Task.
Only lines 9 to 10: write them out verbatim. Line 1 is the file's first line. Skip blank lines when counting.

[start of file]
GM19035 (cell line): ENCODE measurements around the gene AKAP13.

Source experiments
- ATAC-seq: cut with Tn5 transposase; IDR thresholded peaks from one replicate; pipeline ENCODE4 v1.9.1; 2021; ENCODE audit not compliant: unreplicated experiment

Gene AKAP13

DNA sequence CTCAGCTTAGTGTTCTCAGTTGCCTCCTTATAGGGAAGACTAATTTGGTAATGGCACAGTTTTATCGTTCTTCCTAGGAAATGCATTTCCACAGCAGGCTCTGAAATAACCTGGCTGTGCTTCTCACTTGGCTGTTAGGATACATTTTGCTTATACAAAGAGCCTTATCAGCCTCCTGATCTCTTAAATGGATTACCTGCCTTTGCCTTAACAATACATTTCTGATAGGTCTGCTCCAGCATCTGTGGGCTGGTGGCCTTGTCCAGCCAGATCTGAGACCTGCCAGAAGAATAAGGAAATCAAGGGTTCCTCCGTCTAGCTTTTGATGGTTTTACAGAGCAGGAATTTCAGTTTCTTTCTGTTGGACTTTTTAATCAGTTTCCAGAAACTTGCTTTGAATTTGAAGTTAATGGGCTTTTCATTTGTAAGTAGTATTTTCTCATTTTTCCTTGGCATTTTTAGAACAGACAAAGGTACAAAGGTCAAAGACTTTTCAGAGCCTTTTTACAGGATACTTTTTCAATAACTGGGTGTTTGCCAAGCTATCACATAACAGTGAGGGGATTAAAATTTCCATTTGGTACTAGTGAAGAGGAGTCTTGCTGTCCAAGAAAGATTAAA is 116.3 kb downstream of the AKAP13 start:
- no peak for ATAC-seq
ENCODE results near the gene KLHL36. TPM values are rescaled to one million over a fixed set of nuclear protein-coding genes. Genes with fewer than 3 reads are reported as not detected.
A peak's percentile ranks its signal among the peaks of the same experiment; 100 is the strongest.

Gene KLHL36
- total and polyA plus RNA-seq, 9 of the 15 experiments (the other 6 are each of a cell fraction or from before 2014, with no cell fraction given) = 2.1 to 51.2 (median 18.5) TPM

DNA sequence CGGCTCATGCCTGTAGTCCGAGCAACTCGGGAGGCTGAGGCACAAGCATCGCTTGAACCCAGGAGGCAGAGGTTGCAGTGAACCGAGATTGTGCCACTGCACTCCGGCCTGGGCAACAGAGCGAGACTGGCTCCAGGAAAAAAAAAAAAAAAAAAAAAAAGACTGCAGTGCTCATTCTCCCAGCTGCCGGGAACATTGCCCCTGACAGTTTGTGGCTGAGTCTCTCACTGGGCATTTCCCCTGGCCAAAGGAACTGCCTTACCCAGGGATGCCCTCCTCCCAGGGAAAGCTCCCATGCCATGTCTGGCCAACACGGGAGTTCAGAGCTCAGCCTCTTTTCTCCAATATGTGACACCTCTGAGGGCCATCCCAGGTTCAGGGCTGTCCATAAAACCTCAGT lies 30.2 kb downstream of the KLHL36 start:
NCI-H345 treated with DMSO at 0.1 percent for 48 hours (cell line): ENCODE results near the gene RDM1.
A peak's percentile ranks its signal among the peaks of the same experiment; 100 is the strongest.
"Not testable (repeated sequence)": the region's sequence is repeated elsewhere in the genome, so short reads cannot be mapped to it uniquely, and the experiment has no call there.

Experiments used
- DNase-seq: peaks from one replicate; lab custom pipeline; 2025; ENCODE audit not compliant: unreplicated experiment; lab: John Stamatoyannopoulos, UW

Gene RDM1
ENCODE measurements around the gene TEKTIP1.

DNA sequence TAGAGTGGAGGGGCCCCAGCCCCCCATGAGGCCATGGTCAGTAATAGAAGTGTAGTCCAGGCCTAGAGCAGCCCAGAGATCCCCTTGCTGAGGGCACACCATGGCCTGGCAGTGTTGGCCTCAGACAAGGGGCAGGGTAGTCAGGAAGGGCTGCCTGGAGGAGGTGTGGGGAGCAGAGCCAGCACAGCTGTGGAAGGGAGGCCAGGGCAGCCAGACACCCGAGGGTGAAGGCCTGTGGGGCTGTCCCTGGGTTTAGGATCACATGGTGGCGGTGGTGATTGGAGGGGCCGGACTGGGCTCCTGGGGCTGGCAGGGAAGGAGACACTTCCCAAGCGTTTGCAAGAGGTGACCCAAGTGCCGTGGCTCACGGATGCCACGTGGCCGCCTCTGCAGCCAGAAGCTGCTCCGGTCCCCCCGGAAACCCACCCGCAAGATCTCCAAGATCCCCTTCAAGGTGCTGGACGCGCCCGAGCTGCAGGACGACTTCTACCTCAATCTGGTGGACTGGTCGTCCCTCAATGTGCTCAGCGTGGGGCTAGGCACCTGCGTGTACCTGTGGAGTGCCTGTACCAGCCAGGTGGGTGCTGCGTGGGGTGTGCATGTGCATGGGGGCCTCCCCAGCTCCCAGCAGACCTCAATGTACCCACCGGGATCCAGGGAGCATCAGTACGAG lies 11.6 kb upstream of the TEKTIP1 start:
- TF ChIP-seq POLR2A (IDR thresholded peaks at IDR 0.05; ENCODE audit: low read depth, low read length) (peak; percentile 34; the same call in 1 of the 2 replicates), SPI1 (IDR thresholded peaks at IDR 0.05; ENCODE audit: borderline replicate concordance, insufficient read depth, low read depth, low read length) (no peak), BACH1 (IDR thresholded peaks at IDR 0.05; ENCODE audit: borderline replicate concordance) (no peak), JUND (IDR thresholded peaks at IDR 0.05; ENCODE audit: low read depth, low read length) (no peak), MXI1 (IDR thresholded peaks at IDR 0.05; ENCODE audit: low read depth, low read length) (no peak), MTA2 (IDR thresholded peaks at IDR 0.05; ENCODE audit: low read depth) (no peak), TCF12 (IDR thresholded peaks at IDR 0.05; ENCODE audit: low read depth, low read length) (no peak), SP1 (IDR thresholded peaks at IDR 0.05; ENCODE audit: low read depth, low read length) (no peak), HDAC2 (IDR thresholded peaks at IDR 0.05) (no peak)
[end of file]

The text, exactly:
Gene KLHL36
- total and polyA plus RNA-seq, 9 of the 15 experiments (the other 6 are each of a cell fraction or from before 2014, with no cell fraction given) = 2.1 to 51.2 (median 18.5) TPM